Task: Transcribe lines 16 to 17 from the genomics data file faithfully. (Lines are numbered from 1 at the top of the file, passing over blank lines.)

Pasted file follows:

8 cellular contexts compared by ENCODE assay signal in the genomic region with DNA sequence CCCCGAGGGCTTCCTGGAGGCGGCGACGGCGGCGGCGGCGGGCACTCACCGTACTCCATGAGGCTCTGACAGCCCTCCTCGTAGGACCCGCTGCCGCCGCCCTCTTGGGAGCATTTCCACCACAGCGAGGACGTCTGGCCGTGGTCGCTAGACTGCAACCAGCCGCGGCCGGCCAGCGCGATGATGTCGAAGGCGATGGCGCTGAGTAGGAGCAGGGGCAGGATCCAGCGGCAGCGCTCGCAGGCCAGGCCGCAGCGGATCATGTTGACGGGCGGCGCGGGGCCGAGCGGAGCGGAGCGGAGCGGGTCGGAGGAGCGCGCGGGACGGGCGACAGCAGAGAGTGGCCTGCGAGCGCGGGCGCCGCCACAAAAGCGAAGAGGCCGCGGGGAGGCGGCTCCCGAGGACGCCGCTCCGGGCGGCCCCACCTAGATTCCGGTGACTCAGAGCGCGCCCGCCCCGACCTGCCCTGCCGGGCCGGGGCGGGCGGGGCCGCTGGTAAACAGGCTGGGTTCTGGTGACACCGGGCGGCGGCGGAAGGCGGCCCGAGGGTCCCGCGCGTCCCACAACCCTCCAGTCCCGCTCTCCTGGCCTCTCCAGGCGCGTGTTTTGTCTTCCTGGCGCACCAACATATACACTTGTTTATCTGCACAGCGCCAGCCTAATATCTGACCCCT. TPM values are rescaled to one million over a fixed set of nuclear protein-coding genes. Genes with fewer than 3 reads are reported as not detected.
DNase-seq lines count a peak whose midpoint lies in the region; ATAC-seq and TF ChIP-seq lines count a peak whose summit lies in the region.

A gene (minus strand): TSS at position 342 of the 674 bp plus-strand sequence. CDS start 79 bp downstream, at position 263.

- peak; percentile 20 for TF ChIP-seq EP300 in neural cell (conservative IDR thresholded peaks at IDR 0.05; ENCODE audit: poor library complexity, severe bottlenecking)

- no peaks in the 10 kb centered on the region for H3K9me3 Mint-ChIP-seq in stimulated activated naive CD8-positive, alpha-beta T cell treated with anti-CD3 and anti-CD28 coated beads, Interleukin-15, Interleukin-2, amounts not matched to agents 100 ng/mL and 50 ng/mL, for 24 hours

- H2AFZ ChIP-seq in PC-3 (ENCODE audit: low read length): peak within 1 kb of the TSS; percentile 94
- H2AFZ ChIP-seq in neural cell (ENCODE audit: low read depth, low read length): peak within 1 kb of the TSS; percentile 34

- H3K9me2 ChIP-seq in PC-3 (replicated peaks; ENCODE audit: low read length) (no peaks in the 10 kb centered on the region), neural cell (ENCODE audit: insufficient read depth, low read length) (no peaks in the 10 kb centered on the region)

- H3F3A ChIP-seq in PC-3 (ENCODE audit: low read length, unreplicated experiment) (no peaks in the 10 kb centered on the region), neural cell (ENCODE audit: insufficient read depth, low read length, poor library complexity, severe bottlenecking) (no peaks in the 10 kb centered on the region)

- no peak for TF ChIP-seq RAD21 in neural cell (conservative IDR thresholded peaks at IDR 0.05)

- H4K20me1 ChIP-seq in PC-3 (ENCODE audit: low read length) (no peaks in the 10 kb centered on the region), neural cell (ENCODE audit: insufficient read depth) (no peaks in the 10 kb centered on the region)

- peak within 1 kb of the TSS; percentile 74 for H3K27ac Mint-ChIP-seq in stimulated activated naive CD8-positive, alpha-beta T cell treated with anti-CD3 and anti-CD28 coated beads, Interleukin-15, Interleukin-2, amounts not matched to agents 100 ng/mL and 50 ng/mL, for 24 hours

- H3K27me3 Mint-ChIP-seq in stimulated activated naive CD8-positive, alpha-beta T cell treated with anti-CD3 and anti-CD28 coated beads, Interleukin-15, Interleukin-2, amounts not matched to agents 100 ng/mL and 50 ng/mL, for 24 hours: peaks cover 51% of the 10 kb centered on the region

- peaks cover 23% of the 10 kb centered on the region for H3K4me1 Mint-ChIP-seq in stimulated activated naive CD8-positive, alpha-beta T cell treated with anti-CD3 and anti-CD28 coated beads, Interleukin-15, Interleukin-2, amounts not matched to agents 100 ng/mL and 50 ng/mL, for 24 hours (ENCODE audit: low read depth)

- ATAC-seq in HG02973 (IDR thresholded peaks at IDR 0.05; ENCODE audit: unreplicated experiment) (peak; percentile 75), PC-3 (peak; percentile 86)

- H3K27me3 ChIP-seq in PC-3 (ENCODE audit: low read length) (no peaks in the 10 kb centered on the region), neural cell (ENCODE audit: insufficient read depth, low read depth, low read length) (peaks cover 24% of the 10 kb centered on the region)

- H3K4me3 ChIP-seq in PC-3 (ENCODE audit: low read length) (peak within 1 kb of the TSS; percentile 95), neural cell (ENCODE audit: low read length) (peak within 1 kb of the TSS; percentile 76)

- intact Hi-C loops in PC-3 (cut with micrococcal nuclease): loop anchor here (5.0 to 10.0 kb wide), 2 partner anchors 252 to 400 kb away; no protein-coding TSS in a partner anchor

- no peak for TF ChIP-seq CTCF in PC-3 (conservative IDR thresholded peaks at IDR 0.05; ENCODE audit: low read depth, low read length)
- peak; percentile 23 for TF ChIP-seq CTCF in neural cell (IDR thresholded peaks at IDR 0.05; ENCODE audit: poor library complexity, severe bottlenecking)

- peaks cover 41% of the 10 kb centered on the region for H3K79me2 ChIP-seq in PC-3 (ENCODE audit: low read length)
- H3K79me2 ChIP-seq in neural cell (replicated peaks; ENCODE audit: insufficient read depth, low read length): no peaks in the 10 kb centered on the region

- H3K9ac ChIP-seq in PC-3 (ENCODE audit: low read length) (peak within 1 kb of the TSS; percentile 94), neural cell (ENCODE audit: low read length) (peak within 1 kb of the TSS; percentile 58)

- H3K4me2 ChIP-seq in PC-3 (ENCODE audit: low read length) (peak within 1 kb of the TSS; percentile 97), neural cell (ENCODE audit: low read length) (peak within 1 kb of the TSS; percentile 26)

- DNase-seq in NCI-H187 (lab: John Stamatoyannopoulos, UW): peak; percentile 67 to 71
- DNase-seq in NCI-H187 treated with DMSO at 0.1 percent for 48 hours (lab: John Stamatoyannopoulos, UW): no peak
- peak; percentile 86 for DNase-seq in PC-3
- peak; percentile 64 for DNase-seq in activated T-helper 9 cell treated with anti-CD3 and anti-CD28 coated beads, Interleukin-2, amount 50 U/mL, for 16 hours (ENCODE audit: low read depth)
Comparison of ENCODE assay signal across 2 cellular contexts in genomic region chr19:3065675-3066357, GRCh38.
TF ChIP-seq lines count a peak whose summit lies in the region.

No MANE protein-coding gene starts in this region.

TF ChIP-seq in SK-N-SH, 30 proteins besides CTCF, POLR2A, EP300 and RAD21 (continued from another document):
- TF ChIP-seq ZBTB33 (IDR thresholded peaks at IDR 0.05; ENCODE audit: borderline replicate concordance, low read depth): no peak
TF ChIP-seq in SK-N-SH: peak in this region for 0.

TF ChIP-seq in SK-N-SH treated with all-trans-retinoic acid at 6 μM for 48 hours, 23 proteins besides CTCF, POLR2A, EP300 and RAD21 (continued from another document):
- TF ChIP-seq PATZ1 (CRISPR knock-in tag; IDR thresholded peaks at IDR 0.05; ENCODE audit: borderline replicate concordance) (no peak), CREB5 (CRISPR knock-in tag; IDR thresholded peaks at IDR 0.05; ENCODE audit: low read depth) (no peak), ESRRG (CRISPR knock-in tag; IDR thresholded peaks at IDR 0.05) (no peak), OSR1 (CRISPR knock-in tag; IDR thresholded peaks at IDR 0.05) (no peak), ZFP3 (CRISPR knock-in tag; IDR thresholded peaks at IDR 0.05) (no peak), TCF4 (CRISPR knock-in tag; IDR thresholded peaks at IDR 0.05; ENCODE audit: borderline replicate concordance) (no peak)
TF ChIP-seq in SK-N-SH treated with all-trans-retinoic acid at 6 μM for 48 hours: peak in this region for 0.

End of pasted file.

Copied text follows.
- H3K27me3 ChIP-seq in PC-3 (ENCODE audit: low read length) (no peaks in the 10 kb centered on the region), neural cell (ENCODE audit: insufficient read depth, low read depth, low read length) (peaks cover 24% of the 10 kb centered on the region)

- H3K4me3 ChIP-seq in PC-3 (ENCODE audit: low read length) (peak within 1 kb of the TSS; percentile 95), neural cell (ENCODE audit: low read length) (peak within 1 kb of the TSS; percentile 76)